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# Python List Indexing Efficiency

Quick question about the built in python list object. Say you have a list with the numbers 0 - 99. You are writing a program that takes the last item in the list and uses it for some other purpose. Is it more efficient to use list[-1] than to use list[99]? In other words, does python iterate through the whole list in either case?

Thanks for your help.

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Python's `list` is the most efficient way to do random access. I doubt you'd be able to measure the difference between the two methods. – Mark Ransom Jul 9 '12 at 17:36
It's random access, O(1), no iterating ever – David Heffernan Jul 9 '12 at 17:36

Python does not iterate through lists to find a particular index. Lists are arrays (of pointers to elements) in contiguous memory and so locating the desired element is always a simple multiplication and addition. If anything, `list[-1]` will be slightly slower because Python needs to add the negative index to the length to get the real index. (I doubt it is noticeably slower, however, because all that's done in C anyway.)

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"If anything, list[-1] is slightly slower because Python needs to get the length of the list and add the negative index to it." That is true if the list is a known constant length. But normally you would not write `lst[99]` and would have to call `len()` anyway. – David Heffernan Jul 9 '12 at 17:38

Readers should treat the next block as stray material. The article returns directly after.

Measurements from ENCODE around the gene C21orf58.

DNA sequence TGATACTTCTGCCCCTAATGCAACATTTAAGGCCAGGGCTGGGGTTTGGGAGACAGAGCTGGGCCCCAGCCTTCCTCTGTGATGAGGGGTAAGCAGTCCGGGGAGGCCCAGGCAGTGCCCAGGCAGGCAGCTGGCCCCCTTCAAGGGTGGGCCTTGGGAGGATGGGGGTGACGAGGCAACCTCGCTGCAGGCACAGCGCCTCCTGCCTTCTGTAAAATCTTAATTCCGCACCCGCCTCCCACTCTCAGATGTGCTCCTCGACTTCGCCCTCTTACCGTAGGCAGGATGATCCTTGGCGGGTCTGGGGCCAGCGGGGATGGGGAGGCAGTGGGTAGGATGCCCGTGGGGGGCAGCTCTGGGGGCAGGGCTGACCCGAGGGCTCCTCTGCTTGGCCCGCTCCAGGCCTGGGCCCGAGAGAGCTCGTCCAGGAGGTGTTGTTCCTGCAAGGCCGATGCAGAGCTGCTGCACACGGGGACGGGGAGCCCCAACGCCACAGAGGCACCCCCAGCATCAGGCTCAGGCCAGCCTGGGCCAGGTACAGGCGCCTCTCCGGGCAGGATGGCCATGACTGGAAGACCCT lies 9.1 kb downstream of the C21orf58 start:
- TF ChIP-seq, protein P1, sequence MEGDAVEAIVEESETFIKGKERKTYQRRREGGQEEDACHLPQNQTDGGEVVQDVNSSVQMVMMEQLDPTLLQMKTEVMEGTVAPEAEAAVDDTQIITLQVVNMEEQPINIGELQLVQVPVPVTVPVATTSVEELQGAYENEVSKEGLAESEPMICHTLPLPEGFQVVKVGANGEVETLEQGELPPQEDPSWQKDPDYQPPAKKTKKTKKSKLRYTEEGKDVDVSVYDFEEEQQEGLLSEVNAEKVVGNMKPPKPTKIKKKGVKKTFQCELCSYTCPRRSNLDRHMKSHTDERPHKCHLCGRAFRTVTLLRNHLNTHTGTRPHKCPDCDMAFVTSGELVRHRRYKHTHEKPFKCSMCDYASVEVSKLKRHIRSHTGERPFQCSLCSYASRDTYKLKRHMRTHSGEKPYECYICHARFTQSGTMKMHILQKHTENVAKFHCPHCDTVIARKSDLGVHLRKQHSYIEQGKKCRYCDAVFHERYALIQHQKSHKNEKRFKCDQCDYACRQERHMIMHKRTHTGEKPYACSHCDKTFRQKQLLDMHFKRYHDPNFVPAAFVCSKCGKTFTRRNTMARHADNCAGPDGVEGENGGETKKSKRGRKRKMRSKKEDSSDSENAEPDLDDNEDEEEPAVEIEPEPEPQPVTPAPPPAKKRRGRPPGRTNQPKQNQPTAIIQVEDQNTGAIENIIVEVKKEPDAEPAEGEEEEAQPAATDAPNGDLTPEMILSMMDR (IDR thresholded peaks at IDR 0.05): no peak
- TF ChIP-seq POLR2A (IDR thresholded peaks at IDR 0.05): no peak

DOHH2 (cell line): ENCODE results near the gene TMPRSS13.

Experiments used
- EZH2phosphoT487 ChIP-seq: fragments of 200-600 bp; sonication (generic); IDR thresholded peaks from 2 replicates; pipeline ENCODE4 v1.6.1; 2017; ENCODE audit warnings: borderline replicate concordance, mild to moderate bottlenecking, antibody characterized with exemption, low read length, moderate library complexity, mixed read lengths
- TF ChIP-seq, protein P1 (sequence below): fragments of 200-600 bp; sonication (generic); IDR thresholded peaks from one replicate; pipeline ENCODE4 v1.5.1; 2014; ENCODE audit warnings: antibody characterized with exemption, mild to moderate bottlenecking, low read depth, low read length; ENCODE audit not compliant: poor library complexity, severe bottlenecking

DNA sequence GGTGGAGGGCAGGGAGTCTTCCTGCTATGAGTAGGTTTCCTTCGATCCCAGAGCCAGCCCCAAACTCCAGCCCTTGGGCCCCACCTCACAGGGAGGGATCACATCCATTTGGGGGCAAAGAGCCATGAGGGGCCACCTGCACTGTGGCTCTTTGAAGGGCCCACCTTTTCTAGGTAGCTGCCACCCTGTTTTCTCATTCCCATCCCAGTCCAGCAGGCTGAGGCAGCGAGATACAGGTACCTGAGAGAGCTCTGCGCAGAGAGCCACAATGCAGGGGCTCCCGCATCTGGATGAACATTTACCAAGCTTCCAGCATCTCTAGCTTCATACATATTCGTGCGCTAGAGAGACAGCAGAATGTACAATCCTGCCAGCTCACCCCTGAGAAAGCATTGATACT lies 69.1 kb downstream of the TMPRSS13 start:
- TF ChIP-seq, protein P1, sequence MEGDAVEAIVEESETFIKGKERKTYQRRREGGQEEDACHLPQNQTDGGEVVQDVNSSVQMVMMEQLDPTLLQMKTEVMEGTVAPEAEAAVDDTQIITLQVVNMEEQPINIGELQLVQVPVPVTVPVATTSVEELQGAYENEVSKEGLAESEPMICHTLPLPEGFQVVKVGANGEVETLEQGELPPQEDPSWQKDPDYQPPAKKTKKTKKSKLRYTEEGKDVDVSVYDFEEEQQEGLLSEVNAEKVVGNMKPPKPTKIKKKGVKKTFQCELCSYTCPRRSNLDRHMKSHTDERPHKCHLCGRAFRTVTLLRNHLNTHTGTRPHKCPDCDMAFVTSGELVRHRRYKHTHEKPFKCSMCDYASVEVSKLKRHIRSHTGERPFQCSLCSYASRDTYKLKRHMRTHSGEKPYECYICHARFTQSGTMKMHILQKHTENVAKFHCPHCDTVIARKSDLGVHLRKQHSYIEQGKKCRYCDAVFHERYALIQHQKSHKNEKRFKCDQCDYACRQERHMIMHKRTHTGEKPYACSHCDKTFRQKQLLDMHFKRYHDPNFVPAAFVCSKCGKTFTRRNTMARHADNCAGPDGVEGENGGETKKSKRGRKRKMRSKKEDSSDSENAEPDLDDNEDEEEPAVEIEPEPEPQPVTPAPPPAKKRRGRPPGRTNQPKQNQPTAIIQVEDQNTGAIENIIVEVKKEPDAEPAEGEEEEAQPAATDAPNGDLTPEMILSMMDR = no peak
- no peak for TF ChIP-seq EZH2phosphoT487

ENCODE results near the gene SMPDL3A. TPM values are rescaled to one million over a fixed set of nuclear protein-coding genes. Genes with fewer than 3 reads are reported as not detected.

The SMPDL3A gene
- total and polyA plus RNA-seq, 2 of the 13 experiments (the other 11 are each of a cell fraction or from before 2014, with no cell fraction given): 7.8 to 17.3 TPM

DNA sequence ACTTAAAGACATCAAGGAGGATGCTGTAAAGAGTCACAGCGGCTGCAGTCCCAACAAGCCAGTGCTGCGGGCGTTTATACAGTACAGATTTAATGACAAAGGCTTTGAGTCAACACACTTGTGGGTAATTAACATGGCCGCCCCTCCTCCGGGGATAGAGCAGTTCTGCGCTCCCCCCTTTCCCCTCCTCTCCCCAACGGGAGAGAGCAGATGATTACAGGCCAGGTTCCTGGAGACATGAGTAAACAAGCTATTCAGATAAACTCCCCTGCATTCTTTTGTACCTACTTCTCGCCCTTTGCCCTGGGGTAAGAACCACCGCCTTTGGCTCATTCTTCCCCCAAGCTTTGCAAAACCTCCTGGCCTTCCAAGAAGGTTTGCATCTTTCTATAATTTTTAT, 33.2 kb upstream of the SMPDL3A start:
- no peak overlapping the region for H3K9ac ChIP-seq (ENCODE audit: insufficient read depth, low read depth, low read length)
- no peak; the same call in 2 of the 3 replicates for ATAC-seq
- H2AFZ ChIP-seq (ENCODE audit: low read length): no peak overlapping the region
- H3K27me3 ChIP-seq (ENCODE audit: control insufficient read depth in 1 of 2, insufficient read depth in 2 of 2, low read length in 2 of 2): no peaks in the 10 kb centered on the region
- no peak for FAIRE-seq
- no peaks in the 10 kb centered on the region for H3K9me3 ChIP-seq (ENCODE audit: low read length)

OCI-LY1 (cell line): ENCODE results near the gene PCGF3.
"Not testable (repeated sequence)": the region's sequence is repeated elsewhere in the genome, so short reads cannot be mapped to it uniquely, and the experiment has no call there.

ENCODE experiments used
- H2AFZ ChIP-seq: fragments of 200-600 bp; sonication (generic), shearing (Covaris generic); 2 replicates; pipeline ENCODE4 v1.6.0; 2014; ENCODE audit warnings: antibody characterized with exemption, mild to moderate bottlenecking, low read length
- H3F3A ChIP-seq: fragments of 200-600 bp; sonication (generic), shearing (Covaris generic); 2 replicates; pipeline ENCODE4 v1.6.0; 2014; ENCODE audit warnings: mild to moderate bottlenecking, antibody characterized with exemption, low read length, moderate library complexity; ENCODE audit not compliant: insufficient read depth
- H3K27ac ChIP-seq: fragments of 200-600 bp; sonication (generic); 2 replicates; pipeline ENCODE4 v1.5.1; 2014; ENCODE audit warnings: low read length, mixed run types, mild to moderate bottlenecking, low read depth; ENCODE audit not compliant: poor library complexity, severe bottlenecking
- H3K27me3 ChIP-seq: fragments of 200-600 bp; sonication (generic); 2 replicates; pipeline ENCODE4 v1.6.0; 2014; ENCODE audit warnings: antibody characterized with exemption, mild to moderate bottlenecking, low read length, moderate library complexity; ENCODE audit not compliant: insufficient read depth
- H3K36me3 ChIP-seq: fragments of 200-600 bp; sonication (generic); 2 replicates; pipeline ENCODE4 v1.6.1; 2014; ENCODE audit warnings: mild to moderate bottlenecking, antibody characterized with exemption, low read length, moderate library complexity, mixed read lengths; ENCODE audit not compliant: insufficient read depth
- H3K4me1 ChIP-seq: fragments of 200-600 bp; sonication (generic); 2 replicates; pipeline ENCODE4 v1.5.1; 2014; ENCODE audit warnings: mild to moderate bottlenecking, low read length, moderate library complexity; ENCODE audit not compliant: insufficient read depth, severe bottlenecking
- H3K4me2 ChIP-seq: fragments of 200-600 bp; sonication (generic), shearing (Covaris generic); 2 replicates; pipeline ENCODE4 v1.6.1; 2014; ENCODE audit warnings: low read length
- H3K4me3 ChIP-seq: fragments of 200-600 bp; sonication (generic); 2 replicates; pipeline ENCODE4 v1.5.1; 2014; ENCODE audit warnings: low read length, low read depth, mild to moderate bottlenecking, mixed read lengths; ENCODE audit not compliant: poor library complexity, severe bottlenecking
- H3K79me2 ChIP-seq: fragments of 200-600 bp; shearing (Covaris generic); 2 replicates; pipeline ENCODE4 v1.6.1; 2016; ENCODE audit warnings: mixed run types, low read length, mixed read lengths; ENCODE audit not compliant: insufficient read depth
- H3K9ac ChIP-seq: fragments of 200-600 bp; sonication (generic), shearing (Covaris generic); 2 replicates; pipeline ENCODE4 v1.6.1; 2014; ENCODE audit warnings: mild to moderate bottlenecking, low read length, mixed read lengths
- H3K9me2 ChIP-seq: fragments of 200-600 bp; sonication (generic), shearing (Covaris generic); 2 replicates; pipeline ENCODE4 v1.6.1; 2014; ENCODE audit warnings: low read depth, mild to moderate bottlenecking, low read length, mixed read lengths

@David - a list is always a known constant length - else it's not a list – Jon Clements Jul 9 '12 at 17:39
@DavidHeffernan: what would be an example of a list which doesn't have a known constant length? – DSM Jul 9 '12 at 17:40
It needs the length anyway to check bounds – Antoine Jul 9 '12 at 17:40
@JonClements Known by the programmer. Clearly the list object knows. But kindall is suggesting that `lst[-1]` would be slower, but you could only write `lst[99]` if you knew the list had 100 elements. – David Heffernan Jul 9 '12 at 17:46